Twelve years have been peeled off the calendar since Wayne Rader passed away.
He was one of those interesting people you get to meet on this job.
He wasn’t a politician, star athlete or chief executive of some big business.
He was just a regular guy who worked for the city. A dad, who with his wife, Elsie, raised eight children in Lima and was proud of every one of them.
Oh yes, Wayne Rader also was a Pearl Harbor survivor.
For the longest time, he didn’t talk about what happened on that morning 79 years ago today. He was typical of most World War II veterans in that way. He answered his call to duty, fought for our freedom, then came home and got busy rebuilding our country.
It wasn’t until a few years before his death in 2008 that he opened up. When he did, his children wisely chronicled his memories.
He was just a teenager when he entered the Army in March 1940. Three months later he was assigned to the 27th Infantry Regiment at Schofield Barracks on Oahu, Hawaii. If it was heaven to be stationed in this Pacific paradise in 1940, what happened the morning of Dec. 7, 1941, was hell.
Rader was on the second-floor porch of a barracks listening for the bugler to sound church call when he saw the first two planes fly through the pass near Schofield Barracks.
“Dad thought it was kind of an odd time for a training mission. Within a few minutes, he heard the explosions coming from the area of Pearl Harbor. Planes strafed Schofield Barracks on their way to Wheeler Field. Dad looked up in time to see the first bomb burst and the cloud of debris at Wheeler Field,” his children wrote.
“Dad didn’t talk much more about Dec. 7, 1941, except to say he remembered rows and rows of body bags,” they noted.
It wasn’t until Rader became a lifetime member of the “Pearl Harbor Survivors Association” that he opened up.
He had started visiting schools to teach students about the U.S. flag and the meaning of patriotism. He took it upon himself to replace flags around the community, be it city and county buildings, businesses, schools — even Town Square. Students used to call him the “flag man.” They admired his patriotic spirit, and you cannot help but believe he had a positive impact on many of them.
I met him when The Lima News invited a group of local Pearl Harbor survivors to the newspaper to share their experiences. We tracked down eight from this area who were on the island of Oahu that day: Rader, Paul Stout, Ed Wallace and George and Virginia Sebenoler of Lima; Don Rhinock of Shawnee Township; Jim Welker of Elida; and Fred Berry of Fort Jennings.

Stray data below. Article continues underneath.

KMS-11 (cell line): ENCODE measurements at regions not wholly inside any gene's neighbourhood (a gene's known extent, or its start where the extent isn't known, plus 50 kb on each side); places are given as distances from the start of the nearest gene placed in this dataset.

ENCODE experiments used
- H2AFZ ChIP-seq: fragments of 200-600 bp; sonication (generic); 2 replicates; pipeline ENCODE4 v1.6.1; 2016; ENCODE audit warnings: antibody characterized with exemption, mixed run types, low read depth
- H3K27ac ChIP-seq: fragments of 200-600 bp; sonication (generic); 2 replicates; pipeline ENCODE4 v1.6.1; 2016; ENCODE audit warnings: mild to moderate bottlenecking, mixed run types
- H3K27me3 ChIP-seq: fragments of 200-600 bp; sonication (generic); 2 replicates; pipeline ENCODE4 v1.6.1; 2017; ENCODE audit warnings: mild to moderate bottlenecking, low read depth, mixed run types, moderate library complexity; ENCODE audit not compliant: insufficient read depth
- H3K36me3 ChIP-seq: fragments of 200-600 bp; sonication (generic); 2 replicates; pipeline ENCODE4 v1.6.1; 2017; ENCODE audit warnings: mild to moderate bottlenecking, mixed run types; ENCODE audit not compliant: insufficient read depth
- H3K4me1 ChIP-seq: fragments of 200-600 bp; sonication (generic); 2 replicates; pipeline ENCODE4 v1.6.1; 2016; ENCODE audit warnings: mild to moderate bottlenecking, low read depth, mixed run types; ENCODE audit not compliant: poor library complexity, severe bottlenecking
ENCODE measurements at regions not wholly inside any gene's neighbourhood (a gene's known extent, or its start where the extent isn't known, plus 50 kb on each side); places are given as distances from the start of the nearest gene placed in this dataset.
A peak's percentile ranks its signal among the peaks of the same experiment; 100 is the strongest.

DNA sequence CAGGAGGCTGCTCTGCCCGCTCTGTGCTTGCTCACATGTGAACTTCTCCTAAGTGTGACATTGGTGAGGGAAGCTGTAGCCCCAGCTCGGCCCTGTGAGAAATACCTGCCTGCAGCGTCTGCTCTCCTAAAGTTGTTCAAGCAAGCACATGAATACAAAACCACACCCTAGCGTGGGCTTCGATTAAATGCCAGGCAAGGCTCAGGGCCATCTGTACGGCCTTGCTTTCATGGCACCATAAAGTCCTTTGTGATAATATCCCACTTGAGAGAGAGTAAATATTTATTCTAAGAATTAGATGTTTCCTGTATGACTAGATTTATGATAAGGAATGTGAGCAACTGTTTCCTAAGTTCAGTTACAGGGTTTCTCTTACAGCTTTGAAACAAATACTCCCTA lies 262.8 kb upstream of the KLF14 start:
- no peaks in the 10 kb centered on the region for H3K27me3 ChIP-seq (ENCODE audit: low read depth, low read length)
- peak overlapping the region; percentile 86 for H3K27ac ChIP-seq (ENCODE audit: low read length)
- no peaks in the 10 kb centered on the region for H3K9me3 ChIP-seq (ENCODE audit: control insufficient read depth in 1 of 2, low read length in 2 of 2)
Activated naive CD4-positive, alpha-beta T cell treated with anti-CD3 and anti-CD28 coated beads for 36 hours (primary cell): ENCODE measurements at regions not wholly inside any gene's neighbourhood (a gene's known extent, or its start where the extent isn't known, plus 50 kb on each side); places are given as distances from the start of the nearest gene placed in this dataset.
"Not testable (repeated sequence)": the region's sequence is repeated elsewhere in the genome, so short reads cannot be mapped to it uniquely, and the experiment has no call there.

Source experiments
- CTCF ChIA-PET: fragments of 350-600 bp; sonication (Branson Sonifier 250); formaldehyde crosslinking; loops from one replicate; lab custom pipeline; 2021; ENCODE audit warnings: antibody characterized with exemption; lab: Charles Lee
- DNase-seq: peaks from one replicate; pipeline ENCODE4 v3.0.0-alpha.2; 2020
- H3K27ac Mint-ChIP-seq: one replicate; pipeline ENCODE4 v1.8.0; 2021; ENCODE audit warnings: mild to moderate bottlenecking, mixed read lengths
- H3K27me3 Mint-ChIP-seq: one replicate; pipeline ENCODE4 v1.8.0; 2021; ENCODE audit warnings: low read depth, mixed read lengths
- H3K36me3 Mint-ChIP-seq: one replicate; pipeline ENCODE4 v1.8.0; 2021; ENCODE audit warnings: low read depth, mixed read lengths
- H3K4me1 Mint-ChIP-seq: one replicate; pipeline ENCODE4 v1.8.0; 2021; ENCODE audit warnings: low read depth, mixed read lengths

Rader would use such gatherings as teaching moments. Pearl Harbor wasn’t the only place attacked that day, he would point out. Within 24 hours, the Japanese attacked several islands in the Pacific. Oahu, Hawaii, was only one of them.
He also challenged us in the media to remind people of what happened.
“We can’t let people forget … you can’t let them forget,” he would say, often with eyes shiny with tears.
America was taught a lesson in a sneaky, cruel way on the “day that shall live in infamy.”
So many young men and women — teenagers like Rader, just out of high school — were far from home when the bombs inflicted their horror. In less than two hours more than 2,400 Americans were killed, another 1,100 wounded and the U.S. Pacific fleet was severely crippled.
One of those who died was Frederick DeLong, of Cridersville. He was just 29 years old.
The United States had been caught off guard. It was a lesson we were served again on Sept. 11, 2001, when terrorists crashed jetliners full of civilians into the World Trade Center in New York and the Pentagon in Washington DC.
Years from now, today’s high school seniors will tell stories about what it was like to attend school in the days of the coronavirus.
You won’t hear them talking about 9/11 — they weren’t even born then. And unless they had a good history teacher — or just a history class — they may not be able to tell you the significance of Pearl Harbor.
We cannot let them forget. You cannot let them forget.
ROSES AND THORNS: There are people in the rose garden singing “We’re No. 1.”
Rose: Putnam County had the highest voter turnout in Ohio during the November election with 84.1% of registered voters turning in a ballot.
Rose: To the Christmas light show at the Allen County Fairgrounds put on by Mercy Health-St. Rita’s. Cool stuff.
Rose: To Brian Winegardner, who was appointed as an Allen County commissioner.
Rose: To Irene and Howard Lackey, of Lima. She was a Lima girl, attending South High School, and he was from Lafayette. They were teenagers in love, when in 1944, Uncle Sam told Howard he was heading to Germany. He survived the Battle of the Bulge and made it home to Irene. On Sunday, they celebrated their 73rd wedding anniversary.
Rose: To Rosalind and John Burgess of Lima, who celebrated 60 years of marriage on Friday.
Thorn: To Cassandra Smith, 54, of Spencerville. Veterinarians told an assistant prosecutor she likely had not fed a dog for three months prior to its death.
PARTING SHOT: Don’t look back; you’re not going that way.
Jim Krumel is the editor of The Lima News. Contact him at 567-242-0391 or at The Lima News, 3515 Elida Road, Lima, Ohio 45807.